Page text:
On 22nd day, Kurdish mothers continue to demand children back from PKK

A sit-in protest launched in front of the Peoples' Democratic Party's (HDP) Diyarbakır provincial headquarters by mothers whose children were kidnapped by the terrorist group has been going on since the first week of September, Sept. 24, 2019.

The call of Kurdish mothers who have lost their children to the PKK has gained support from various parts of society as their sit-in protest entered its fourth week

A sit-in protest by Kurdish mothers in front of the pro-PKK Peoples' Democratic Party (HDP) headquarters in southeastern Diyarbakır province has entered its 22nd day, with more and more mothers and families joining the protest to demand the return of their children abducted by the terrorist group. Hurinaz Omay, 82, is the oldest mother present at the protest asking for the return of her son Rifat, who was kidnapped by the PKK 24 years ago, when he was 25. "They took my son when there was a conflict in the village and never released him again. After that, I never saw my son ever again. I could not get any information about him, whether he is alive or dead. I've tried a lot but could not learn anything," said Omay, with tears in her eyes.

Speaking to Anadolu Agency (AA), Omay, who came from southeastern Bitlis province, said she went to Qandil and the Mahmur mountains twice where PKK terrorists are present but could not manage to get any information.

"I want my son. They will give my son back one way or another. If they killed him, they will give me his funeral. If he is alive, let him come back to me," the sorrowful mother said, expressing her determination to get her son back. She said the HDP does not represent Kurds but instead tricks Kurdish children into joining the terrorist group.

The HDP, long facing public reaction and judicial probes over its ties to the PKK, is under pressure due to this growing civilian protest movement launched by the mothers and local families.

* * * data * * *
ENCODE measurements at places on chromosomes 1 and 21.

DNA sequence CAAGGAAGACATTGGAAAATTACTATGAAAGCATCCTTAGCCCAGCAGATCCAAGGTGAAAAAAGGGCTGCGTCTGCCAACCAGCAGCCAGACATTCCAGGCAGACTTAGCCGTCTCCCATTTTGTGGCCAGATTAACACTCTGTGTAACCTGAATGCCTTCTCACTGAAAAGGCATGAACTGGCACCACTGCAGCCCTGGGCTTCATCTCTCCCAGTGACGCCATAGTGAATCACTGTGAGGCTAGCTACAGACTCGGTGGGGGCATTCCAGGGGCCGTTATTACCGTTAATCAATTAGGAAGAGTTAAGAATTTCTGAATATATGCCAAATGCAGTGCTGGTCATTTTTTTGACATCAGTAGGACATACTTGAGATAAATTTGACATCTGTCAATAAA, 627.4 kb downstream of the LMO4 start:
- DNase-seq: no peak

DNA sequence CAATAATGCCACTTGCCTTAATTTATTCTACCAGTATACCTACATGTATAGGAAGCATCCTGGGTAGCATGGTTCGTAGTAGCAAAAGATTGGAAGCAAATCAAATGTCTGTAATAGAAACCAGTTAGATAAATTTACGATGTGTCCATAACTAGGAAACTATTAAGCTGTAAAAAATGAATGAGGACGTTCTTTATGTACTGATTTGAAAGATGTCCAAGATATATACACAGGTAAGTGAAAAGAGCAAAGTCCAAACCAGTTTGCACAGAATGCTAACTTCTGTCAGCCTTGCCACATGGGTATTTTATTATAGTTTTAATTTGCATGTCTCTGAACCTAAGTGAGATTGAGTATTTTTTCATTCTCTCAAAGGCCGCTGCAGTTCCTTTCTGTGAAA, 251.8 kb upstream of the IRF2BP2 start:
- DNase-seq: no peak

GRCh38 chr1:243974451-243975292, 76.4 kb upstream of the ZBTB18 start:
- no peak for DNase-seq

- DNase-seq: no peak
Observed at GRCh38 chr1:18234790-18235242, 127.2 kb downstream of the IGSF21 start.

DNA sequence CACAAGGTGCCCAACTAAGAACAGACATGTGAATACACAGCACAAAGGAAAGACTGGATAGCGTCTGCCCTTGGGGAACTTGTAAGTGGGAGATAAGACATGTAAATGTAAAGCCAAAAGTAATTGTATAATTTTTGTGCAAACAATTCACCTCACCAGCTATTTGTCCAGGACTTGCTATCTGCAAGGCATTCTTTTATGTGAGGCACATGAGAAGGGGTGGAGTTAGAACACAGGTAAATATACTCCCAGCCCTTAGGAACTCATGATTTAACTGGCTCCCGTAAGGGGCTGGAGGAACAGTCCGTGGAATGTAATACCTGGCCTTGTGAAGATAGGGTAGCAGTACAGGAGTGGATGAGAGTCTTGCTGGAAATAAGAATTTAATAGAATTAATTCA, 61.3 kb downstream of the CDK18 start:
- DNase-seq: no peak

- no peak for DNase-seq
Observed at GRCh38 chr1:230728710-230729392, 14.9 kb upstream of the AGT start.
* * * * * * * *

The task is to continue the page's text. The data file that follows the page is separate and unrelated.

The sit-in has been on going since Sept. 3 with the number of families reaching 50, including five Iranian families whose children were abducted by the PKK's Iranian wing, the Kurdistan Free Life Party (PJAK).

Initially, a lone protest was started by mother Hacire Akar in front of the HDP provincial organization in Diyarbakır last month. Akar wanted to see the return of her 21-year-old son Mehmet Akar, who had been missing for three days after he was abducted by the PKK terrorist group. Following her sit-in, and with the help of security forces in Diyarbakır, Akar was finally reunited with her son. Omay's words reflected those of other Kurdish mothers protesting, all of whom are only demanding the return of their long-lost children with the fear of losing them for forever.

"They have gotten into my child's brain. They took her away," said Hatice Levent, whose daughter Fadime was abducted four years ago when she was only an 18-year-old college student in Bitlis.

Stating that she knocked on every possible door to find her daughter, Levent said she wants to find her child alive.

"I want my child. I want my child alive. When I first went to Bitlis, my daughter's friends told me that Fadime was brought to the mountains. My child had a heart disease. We do not have anything to do with politics. We did not raise our child for them [the PKK]. We have raised her with a lot of difficulties," she said.